What is the Internet?
The question “What is the Internet?” is often asked, but there is really no single answer that neatly defines exactly what the Internet is. The Internet can be thought of in relation to its common protocols (the way in which information is exchanged between computers), as well as a physical collection of routers and circuits, or as a set of shared resources, or even as an attitude about interconnecting and intercommunication. In present day terms, people speak of getting together or “networking”. The Internet is the epitome of networking in the most advanced sense, in that you can network with people globally, not just at a meeting in a room somewhere. Some common definitions dredged from the past include:
- A network of networks based on the TCP/IP communications protocol.
- A community of people who use and develop networks.
- A collection of resources which are accessible from those networks.
The Internet evolved from a 1960s experiment in computer networking called ARPAnet, conducted by the U.S. Defense Department . Its goal was to allow different kinds of computers to interconnect and share data among researchers. While ARPAnet was growing in size, other networks were being developed. Soon the architects of ARPAnet recognized the need to communicate with these other networks. For all of these disparate computers and networks to communicate with one another, there had to be agreement on how that should occur. The agreements were defined as communication protocols. Ultimately, the Transmission Control Protocol/Internet Protocol (TCP/IP) suite of protocols defined how Internet computers were to communicate with each other.
By the close of the 1970s, links developed between ARPAnet and counterparts in other countries. The world was now tied together in a computer “web”. In the 1980s, this network of networks, which became known collectively as the Internet, expanded at a phenomenal rate. By 1985, the number was approximately one hundred. By 1987, the number had grown to two hundred; in 1989, it exceeded five hundred. According to tables kept at the DDN (Defense Data Net) Network Information Center (DDN NIC), there were 2,218 networks connected to the Internet as of January 1990. In the 1990s, the Net grew at exponential rates. With the popularity of the World Wide Web, the number of networks connected to the Internet has jumped to a world wide total of more than 250,000.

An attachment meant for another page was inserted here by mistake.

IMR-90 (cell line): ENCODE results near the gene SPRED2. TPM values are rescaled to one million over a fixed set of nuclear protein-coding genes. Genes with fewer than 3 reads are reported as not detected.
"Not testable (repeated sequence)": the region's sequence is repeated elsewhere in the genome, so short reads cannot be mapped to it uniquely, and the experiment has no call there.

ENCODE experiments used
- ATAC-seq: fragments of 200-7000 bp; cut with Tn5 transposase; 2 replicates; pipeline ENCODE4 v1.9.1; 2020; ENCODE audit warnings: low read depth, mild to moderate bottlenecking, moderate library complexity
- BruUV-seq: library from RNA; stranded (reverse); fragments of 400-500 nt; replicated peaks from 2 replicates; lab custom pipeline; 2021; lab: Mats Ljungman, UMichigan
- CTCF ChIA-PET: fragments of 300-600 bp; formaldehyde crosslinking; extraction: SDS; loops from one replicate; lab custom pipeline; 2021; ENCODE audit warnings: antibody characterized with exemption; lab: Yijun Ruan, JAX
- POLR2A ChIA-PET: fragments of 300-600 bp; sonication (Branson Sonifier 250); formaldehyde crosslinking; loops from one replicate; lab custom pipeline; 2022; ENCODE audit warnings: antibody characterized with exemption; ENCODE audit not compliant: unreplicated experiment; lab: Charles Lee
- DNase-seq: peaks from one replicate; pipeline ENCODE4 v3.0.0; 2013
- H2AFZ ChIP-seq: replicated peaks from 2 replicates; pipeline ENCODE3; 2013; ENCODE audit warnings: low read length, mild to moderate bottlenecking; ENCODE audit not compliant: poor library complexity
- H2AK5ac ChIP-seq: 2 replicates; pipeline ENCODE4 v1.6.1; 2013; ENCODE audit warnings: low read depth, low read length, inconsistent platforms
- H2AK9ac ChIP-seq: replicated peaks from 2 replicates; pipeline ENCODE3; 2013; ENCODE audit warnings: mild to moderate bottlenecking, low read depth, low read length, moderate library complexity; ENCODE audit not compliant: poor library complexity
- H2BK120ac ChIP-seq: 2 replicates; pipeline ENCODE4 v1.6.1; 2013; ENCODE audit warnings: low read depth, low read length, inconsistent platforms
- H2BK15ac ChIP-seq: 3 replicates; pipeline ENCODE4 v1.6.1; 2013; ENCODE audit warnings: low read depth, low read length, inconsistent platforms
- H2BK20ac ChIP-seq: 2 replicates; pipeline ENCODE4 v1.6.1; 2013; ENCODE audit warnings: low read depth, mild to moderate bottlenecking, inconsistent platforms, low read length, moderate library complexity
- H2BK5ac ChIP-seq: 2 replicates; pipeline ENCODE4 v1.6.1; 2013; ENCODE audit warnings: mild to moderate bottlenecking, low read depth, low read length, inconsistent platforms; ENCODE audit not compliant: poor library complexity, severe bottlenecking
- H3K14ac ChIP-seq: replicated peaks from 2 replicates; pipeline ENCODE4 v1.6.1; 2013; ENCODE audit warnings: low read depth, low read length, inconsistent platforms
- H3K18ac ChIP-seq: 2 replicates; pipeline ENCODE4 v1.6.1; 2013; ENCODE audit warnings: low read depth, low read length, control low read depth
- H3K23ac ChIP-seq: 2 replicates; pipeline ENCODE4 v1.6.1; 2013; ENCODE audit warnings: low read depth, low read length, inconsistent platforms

For a review of the history of the Internet, see Cisco Press Publication’s “Evolution of the Internet“:
Some of the basic services available to Internet users are:
- E-mail: A fast, easy, and inexpensive way to communicate with other Internet users around the world
- Telnet: Allows a user to log into a remote computer as though it were a local system
- FTP: Allows a user to transfer virtually every kind of file that can be stored on a computer from one Internet-connected computer to another
- Usenet news: A distributed bulletin board which offers a combination news and discussion service on thousands of topics
- World Wide Web (WWW): A hypertext interface to Internet information resources
Accessing the Internet
Large corporations and institutions of higher learning have near-universal access to the Internet. Home computer users may access the Internet though private or local Internet service providers. These include international services such as Prodigy, America Online, or CompuServe (although we do recommend you use a local provider). Smaller regional and local providers are also available. Some cities offer public dialin facilities, often known as freenets; as their name implies, access to Internet services is provided without charge to those users with a computer and dialin capability.
What is HTTP?
HTTP, short for HyperText Transfer Protocol, is the protocol for transferring hypertext documents, which makes the World Wide Web possible. A standard Web address (such as
http://www.dewassoc.com/) is called a URL.
For more information on HTTP, see the Internet Engineering Task Force IETF HTTP Work Group page.